Mr. Speaker, I will be happily splitting my time with the hon. member for Saanich—Gulf Islands.
It is an absolutely great honour for me to rise in the House and speak on behalf of the residents of Davenport to Bill C-69. It has quite a long name, an act to enact the Impact Assessment Act and the Canadian Energy Regulator Act, to amend the Navigation Protection Act and to make consequential amendments to other acts.
Davenport residents deeply care about the environment. They care about how we develop projects in this country that impact our environment. They care about how the Canadian government will be adhering to our Paris accord commitments. They have been asking me to show them the plan for how Canada will be achieving its targets, and I will be showing that to them very shortly. In Davenport we are doing our own bit as well in terms of trying to find ways to model a low-carbon, urban, sustainable community.
Back to Bill C-69, I am so pleased to have this opportunity to address the House regarding a legislative initiative that is at the heart of our priorities as a government: to ensure a sustainable future for Canadians. Our guiding principle is that a strong economy and a clean environment go hand in hand. We believe that we can harness our natural resources to create good jobs while fulfilling our duty as stewards of the environment.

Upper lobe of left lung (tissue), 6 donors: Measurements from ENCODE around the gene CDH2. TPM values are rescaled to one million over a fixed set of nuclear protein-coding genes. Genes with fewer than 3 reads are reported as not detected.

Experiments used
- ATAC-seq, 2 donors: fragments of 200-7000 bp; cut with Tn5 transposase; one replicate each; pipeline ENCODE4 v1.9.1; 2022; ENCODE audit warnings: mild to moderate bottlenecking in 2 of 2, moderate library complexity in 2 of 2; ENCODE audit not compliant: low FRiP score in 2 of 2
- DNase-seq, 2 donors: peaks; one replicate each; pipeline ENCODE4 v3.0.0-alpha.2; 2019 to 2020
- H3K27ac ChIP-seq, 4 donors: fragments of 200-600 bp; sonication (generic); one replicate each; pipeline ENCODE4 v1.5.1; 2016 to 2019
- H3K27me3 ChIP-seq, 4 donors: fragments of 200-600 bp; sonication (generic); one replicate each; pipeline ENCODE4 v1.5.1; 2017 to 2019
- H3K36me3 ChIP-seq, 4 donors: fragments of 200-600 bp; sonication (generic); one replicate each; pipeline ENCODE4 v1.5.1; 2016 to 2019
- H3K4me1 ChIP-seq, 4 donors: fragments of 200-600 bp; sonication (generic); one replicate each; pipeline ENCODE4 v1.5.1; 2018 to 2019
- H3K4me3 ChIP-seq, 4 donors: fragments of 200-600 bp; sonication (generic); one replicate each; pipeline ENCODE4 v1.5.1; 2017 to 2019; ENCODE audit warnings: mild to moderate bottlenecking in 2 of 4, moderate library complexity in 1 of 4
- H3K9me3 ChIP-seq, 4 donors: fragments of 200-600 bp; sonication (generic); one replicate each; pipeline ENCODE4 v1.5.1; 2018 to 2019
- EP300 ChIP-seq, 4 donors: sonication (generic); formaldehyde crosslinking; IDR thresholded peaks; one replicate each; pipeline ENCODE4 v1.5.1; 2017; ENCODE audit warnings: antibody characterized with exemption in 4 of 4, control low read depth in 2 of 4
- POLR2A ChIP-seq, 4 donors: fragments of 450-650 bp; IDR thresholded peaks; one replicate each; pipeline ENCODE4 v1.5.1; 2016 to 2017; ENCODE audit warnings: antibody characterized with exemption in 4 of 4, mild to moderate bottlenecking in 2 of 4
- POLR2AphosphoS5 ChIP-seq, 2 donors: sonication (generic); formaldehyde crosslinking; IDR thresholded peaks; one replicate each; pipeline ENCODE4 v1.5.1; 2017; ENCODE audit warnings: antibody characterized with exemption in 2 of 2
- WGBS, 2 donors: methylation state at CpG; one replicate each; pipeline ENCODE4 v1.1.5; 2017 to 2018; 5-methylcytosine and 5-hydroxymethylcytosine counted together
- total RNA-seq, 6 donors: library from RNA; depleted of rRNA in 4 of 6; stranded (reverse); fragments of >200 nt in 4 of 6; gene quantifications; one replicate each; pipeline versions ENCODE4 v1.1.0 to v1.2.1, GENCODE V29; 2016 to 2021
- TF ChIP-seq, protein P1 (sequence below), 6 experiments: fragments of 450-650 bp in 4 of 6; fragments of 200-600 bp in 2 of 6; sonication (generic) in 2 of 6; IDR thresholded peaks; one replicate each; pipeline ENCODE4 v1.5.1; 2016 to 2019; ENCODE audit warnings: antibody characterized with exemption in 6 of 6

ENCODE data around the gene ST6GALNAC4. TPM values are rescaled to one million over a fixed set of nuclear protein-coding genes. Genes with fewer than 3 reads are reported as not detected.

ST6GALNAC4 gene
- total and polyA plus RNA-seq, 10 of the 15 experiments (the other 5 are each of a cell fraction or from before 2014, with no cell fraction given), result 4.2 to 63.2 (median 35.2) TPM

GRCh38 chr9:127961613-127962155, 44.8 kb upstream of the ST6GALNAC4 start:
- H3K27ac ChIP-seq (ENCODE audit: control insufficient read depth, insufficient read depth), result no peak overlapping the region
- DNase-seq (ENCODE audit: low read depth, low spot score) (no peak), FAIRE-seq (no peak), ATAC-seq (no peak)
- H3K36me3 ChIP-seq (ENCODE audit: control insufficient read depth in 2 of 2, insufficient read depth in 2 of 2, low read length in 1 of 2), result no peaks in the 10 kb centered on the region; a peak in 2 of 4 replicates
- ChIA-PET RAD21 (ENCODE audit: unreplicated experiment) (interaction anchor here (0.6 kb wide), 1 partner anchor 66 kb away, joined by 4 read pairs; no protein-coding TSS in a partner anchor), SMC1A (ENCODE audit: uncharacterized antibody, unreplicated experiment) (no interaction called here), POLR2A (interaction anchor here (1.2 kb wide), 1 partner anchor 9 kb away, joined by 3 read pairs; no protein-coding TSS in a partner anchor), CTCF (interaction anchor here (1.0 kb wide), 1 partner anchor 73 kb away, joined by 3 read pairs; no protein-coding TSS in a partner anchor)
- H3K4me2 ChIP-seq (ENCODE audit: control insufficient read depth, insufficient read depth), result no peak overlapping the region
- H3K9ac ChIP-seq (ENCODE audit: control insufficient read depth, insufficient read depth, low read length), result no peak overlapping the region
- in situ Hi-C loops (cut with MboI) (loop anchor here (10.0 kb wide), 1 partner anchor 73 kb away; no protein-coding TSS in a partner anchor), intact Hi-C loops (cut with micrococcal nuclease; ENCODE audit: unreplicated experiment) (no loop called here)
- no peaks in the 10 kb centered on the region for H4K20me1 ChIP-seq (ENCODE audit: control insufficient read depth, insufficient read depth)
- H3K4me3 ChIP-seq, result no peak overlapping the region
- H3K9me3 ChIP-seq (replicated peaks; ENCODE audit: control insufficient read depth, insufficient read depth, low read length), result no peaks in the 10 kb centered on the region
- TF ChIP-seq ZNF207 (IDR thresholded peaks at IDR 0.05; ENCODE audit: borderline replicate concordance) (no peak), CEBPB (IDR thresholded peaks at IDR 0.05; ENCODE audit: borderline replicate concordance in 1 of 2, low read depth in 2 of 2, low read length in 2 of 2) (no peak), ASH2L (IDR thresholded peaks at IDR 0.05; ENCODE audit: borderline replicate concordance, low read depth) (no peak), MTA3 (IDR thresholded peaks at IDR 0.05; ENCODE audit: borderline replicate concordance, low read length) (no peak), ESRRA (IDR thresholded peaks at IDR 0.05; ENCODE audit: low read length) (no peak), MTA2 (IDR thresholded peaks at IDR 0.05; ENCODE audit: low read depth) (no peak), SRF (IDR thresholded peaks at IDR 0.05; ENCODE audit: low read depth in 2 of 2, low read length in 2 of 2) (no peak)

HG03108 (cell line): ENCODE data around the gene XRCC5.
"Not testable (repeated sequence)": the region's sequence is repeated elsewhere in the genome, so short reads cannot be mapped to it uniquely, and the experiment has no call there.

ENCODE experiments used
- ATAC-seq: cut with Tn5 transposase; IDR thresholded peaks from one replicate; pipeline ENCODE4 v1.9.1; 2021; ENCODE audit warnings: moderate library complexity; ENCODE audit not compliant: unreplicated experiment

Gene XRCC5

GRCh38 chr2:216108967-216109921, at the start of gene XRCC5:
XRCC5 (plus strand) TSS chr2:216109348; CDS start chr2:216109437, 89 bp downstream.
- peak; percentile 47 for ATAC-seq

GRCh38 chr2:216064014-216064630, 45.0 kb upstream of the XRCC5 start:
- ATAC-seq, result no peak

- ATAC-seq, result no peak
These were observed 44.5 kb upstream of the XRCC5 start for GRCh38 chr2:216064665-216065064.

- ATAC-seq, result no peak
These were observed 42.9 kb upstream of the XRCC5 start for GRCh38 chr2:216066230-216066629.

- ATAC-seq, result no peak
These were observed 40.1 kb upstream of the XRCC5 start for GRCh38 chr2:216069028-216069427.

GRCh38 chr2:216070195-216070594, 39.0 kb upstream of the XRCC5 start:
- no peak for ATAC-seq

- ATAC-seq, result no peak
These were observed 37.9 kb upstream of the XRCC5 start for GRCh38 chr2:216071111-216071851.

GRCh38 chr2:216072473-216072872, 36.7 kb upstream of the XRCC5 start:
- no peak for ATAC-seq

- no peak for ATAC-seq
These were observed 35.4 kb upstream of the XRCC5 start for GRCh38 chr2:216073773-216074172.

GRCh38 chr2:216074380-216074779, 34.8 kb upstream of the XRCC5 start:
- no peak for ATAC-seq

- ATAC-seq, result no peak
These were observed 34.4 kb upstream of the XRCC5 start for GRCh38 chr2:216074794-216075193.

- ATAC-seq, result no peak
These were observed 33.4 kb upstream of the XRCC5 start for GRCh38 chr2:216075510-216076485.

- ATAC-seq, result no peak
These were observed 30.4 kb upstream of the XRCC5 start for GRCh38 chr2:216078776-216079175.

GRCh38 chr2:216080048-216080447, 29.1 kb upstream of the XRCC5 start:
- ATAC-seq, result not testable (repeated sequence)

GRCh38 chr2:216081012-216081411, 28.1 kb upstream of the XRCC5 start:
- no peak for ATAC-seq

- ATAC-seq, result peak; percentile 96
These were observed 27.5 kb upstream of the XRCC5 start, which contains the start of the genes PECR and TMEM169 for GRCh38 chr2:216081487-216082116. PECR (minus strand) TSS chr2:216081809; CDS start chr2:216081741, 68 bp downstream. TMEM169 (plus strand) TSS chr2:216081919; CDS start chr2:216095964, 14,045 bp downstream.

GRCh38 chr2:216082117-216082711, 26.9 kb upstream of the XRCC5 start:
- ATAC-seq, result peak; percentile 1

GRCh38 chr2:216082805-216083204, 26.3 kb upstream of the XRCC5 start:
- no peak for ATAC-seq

Bill C-69 would introduce a review process that for major projects would strike a balance between protecting our environment and ensuring that good projects can be built and can create jobs for the middle class. Essentially, Bill C-69 would create a single agency, called the impact assessment agency of Canada, that would lead all impact assessments for major projects to ensure a consistent and efficient approach. The impact assessment agency of Canada would ensure that there were better rules in place to protect our environment, our fish, and our waterways; to rebuild public trust and respect indigenous rights; and to strengthen our economy. Let me spend the next few minutes telling members how.